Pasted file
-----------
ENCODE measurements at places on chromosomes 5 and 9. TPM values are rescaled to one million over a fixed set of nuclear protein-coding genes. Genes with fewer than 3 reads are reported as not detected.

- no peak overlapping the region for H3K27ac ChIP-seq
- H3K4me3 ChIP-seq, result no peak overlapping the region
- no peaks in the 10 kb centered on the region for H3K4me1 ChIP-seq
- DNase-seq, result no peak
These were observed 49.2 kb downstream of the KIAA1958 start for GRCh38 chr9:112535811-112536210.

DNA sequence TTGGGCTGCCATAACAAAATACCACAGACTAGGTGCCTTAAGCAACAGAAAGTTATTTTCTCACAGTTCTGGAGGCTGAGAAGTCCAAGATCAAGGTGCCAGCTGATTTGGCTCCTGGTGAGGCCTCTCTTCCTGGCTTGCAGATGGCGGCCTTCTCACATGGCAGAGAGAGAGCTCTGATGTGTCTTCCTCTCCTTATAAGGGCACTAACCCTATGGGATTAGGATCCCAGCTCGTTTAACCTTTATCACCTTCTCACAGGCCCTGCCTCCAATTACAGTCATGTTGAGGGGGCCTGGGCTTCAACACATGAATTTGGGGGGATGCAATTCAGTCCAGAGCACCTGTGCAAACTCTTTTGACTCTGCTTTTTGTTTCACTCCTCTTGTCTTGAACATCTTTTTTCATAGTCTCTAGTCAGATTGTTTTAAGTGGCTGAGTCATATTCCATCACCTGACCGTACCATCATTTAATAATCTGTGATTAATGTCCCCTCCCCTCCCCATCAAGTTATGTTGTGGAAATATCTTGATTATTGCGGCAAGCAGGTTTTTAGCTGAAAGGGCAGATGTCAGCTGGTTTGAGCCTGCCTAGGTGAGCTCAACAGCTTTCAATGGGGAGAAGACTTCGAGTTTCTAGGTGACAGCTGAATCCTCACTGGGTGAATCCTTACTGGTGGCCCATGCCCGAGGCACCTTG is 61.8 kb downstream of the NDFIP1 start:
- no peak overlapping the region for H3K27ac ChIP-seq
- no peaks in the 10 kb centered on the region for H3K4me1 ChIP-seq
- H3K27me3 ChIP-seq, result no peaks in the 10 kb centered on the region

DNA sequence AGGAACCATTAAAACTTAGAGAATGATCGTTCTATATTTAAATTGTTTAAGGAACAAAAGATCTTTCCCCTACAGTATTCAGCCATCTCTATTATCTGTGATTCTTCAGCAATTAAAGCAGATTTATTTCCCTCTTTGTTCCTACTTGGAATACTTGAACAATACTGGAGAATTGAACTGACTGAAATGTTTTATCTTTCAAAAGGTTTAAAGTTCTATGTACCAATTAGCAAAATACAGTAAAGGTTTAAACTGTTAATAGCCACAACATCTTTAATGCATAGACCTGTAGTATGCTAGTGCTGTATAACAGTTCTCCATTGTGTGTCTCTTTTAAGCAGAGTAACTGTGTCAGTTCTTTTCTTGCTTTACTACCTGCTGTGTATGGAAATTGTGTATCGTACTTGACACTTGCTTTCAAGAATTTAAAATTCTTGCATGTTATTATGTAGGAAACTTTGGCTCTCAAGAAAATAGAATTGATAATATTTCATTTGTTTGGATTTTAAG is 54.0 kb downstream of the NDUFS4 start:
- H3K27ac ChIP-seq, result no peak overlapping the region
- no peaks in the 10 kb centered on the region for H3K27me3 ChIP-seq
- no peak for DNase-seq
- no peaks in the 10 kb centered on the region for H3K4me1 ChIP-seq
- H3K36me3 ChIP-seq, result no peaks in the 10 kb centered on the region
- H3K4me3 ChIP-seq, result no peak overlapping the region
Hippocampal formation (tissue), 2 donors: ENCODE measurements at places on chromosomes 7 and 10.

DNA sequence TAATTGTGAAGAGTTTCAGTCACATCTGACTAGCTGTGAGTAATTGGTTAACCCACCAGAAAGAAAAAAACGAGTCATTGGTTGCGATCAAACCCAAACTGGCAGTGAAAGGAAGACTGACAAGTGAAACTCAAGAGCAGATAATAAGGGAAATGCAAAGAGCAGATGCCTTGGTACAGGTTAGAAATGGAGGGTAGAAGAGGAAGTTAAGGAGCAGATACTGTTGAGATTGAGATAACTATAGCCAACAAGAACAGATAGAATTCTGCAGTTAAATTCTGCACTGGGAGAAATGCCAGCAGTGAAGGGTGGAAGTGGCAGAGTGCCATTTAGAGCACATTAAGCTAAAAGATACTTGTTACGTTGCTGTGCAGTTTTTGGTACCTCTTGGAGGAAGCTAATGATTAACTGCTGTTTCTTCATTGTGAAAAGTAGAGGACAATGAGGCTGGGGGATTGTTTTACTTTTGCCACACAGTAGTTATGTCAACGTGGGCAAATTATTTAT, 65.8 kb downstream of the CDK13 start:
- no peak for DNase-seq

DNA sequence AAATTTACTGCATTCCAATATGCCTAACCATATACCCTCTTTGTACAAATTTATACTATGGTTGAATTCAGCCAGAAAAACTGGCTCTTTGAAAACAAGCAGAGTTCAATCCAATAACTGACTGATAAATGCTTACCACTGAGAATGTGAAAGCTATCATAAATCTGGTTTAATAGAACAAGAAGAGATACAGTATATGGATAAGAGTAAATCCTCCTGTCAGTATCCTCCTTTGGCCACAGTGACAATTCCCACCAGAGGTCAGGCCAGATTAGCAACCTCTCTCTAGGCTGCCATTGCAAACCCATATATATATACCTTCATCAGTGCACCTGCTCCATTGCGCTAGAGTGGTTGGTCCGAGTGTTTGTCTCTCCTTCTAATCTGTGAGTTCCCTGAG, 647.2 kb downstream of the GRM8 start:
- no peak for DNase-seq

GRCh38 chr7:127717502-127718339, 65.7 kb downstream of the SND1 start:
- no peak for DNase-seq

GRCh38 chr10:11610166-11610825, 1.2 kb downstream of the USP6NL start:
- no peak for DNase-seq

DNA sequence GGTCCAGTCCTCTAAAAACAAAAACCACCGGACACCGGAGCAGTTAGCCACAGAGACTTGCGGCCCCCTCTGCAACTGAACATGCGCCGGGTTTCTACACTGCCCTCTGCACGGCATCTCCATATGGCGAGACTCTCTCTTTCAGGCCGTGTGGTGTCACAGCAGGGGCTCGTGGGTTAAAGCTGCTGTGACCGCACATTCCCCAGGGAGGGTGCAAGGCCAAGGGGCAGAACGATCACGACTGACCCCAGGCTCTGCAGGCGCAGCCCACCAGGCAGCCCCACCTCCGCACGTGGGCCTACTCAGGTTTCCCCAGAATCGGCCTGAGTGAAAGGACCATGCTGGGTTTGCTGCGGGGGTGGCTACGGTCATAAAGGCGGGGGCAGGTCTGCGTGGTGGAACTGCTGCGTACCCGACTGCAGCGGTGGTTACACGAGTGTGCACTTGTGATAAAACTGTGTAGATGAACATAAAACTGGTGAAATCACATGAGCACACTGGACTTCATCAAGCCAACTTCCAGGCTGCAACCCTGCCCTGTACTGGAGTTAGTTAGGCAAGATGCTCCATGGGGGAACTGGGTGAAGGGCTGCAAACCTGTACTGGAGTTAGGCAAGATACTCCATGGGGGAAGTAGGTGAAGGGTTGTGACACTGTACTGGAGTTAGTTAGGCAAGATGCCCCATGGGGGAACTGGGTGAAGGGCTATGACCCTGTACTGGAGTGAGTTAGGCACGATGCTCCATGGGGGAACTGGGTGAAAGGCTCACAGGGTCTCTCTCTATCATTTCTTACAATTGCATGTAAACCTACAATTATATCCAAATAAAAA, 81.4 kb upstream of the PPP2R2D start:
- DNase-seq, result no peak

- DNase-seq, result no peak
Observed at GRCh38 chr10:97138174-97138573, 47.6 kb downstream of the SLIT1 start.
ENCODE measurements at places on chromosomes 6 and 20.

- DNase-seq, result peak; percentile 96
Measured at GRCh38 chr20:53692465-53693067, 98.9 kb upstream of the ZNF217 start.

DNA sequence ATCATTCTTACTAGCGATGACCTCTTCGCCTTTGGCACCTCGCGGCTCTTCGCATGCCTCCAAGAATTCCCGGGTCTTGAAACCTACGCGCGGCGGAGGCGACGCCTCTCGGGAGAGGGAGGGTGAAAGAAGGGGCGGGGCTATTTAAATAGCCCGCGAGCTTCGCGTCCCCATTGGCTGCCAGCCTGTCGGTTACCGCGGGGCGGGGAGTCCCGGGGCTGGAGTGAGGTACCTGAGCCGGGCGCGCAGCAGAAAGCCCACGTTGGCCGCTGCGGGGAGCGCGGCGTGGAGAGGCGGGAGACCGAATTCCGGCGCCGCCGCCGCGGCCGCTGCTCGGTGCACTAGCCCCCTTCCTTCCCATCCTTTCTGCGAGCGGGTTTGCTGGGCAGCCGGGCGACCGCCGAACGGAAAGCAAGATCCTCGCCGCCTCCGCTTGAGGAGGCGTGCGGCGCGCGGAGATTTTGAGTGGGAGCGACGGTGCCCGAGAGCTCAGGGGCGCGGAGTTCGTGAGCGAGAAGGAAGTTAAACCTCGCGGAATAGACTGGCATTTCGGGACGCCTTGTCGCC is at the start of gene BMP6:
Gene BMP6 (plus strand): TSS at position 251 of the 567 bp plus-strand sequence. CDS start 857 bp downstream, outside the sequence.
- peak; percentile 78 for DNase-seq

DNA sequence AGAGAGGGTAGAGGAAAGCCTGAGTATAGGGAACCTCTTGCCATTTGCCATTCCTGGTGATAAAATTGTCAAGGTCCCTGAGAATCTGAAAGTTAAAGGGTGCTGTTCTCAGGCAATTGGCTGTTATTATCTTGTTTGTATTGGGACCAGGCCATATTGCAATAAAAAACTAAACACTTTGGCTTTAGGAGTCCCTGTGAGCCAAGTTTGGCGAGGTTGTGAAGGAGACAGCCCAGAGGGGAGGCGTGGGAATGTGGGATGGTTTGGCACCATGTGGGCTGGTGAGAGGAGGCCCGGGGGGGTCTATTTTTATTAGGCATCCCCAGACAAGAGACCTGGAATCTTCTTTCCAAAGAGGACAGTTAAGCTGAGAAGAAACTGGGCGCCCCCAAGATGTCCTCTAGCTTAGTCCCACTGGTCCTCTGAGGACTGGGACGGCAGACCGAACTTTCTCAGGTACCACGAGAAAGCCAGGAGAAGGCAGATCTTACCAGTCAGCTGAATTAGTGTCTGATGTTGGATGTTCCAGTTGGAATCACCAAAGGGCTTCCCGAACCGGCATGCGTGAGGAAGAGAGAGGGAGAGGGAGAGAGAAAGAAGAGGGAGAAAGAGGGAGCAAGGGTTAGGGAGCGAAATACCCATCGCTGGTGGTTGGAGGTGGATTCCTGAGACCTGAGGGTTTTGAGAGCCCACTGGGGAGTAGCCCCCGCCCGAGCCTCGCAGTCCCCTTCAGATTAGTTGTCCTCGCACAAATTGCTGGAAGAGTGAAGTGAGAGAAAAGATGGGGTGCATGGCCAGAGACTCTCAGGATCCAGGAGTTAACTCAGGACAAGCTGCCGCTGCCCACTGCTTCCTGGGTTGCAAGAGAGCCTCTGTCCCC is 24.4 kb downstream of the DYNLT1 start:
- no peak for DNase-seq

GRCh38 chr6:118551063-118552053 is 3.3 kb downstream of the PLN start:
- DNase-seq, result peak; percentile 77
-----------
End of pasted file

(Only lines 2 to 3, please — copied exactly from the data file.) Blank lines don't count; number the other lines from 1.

- no peak overlapping the region for H3K27ac ChIP-seq
- H3K4me3 ChIP-seq, result no peak overlapping the region